Community leaders voice concern over major homes plan for Brandon and Weeting

Thetford news from the Bury Free Press
Thetford news from the Bury Free Press
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Outline plans for 1,650 new homes on the outskirts of Brandon and Weeting have been criticsed by community leaders.

The major scheme by Talavera Estates Ltd, submitted to local councils this week, also includes a relief road between two sections of the development running from that in Weeting to a larger portion of the development north west of Brandon.

Plans for the Brandon Regeneration project, from developers Brandon Strategic Land ANL-141224-105716001

Plans for the Brandon Regeneration project, from developers Brandon Strategic Land ANL-141224-105716001

As well as homes, a new primary school is promised along with a health centre, leisure centre, shops, restaurants and a village hall. The relief road will alleviate traffic on the A1065 through Brandon High Street.

The homes will range from one bedroom flats to five bedroom properties.

Last year a consultation exercise was carried out on a major development scheme by Brandon Stratregic Land, although at the time no plan had been submitted.

Cllr Reg Sylvester, Brandon town council vice-chairman and Suffolk County Council member, said the plans created too many variables and the scheme could pose issues on infrastructure.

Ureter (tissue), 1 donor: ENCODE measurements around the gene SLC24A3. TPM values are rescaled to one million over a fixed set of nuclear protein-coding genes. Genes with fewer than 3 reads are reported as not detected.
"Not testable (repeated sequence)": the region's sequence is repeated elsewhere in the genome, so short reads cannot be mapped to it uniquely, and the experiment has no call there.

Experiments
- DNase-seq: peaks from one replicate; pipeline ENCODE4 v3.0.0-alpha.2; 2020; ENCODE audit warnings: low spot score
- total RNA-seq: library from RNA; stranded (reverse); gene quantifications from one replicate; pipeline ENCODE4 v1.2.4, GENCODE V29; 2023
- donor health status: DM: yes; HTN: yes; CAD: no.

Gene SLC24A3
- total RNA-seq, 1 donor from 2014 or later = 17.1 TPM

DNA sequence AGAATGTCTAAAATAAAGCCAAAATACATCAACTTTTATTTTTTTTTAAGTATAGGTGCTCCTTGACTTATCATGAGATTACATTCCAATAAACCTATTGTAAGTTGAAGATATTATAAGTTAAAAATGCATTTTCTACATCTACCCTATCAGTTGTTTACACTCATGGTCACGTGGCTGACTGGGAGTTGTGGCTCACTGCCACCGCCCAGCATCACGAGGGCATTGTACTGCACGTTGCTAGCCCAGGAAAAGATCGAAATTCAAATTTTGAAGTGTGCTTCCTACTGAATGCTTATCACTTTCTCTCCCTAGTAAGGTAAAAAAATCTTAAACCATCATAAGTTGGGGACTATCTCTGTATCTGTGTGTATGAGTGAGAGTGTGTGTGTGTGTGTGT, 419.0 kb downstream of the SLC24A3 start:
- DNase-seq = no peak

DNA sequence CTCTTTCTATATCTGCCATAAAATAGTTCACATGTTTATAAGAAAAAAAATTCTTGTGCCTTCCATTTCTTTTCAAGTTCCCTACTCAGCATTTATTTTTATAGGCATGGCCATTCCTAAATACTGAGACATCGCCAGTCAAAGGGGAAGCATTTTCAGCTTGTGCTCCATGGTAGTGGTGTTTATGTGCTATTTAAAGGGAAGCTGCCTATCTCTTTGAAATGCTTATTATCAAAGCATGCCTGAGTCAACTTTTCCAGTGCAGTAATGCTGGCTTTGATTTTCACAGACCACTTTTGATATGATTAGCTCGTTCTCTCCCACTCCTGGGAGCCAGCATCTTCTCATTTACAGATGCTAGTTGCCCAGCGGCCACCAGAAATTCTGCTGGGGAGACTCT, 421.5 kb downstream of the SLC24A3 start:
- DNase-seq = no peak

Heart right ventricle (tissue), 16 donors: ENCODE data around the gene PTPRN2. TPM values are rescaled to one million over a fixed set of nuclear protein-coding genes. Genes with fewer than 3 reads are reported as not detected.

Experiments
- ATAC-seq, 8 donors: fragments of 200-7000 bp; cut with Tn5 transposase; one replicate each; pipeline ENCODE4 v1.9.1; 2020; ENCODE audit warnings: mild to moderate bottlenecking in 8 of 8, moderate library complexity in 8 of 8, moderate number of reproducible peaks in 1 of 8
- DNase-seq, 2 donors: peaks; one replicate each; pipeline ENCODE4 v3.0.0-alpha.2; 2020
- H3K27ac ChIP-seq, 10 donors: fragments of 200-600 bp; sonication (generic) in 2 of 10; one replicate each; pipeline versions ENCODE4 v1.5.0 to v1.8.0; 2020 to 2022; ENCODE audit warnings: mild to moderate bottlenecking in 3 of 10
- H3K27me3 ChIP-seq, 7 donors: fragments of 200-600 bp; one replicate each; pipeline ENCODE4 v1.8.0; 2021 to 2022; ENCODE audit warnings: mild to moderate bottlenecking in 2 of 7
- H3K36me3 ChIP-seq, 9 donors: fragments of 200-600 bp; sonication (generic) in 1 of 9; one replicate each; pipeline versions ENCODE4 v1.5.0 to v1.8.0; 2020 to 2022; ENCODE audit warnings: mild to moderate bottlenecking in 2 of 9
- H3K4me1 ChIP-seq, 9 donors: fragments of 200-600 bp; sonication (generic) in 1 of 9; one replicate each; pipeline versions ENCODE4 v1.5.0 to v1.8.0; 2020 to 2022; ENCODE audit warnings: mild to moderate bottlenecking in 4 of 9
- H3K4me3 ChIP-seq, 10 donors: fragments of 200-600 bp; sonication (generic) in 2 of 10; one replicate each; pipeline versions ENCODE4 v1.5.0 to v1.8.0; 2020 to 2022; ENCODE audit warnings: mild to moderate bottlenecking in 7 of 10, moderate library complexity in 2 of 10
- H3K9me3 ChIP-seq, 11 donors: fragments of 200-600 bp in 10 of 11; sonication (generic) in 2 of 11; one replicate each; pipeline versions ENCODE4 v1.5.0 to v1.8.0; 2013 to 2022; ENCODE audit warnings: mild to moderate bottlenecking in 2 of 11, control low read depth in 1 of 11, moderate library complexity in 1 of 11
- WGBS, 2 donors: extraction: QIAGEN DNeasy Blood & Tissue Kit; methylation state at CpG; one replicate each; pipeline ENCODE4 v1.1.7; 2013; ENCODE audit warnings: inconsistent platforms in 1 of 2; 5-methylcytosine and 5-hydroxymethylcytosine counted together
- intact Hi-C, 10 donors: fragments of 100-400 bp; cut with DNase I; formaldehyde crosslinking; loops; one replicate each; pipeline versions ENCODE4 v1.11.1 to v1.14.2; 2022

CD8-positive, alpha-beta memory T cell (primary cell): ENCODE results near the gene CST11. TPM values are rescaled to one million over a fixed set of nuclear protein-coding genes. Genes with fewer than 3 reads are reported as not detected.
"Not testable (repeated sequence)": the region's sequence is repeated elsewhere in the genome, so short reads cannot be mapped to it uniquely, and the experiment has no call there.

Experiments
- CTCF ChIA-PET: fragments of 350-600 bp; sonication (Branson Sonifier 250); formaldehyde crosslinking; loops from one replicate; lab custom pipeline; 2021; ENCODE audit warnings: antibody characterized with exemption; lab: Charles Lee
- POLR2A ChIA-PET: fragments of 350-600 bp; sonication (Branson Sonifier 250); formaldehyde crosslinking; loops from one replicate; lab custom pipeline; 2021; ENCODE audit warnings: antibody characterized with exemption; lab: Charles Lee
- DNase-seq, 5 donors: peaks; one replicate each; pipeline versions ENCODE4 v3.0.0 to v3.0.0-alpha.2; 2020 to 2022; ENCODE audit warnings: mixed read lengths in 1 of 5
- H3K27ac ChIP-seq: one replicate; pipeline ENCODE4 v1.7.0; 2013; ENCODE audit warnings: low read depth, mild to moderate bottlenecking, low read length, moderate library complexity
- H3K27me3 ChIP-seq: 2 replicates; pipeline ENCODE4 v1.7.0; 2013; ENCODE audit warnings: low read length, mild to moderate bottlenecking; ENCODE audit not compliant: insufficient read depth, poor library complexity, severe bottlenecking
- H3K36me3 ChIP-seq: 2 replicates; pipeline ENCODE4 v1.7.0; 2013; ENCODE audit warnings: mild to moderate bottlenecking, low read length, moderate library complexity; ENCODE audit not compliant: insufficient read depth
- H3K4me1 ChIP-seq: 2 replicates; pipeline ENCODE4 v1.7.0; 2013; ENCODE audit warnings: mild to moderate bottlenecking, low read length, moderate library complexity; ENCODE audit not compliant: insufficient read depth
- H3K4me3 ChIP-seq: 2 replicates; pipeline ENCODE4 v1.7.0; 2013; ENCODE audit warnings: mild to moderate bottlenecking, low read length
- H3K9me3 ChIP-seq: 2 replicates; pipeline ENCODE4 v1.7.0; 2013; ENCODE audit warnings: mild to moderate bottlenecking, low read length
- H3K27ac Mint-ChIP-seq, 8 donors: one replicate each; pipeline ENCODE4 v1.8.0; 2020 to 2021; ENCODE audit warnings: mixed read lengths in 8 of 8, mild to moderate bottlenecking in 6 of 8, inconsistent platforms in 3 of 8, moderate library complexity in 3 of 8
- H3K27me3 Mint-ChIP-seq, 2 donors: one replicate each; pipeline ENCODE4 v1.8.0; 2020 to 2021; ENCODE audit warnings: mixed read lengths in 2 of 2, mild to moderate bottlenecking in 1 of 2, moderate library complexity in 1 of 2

“I am concerned about the total number of homes and the time scale. Eighty per cent of the homes would be completed before the road is complete as I suspect quite a lot of homes would have to be built to pay for the road.

“There are eight roundabouts on the road so to my mind that makes it more a service road than a relief road.

“With the opening of the new A11 we are now seeing a lot of traffic travelling through the A134 to Mundford and coming up the Bury Road rather than through the A1065 and what about secondary school provision for all these homes.

“This is development on one side of the town. We need a more even spread of homes and where are these people going to work?

“With the closure of Mildenhall base a lot of people will be out of work and a number of homes will also become available.”

Eddie Stewart, former Forest Heath district councillor, labelled the scheme ‘toxic’ and said the town’s infrastructure, even with the proposed additions, would not be able to cope.

“The amount of people they estimate this will bring to Brandon frightens me. It’s near on 4,000 people, and in a town of 11,000 that is untenable,” he said.

“I am aware the whole area of Brandon needs more housing, but it needs to be reasonable.

“It is a toxic development. It will not benefit the town or the shops, and it will certainly not benefit the people here.”

The Brandon Community Union (BCU), which is spearheading a campaign against the proposals, said it was ‘overdevelopment in the extreme’.

A spokeswoman for the BCU said: “We, supported by 98.8 per cent of the residents in a recent poll, feels 1,650 dwellings is too high a price to pay for a so called ‘relief’ road.

“The existing infrastructure is insufficient and this development will do nothing of benefit for Brandon, only compound problems with doctors, schooling, sewage to name but a few facilities.”

Mr Stewart, who is also chairman of the BCU, said the group was ‘not against development’ but it needed to be ‘reasoned and planned’.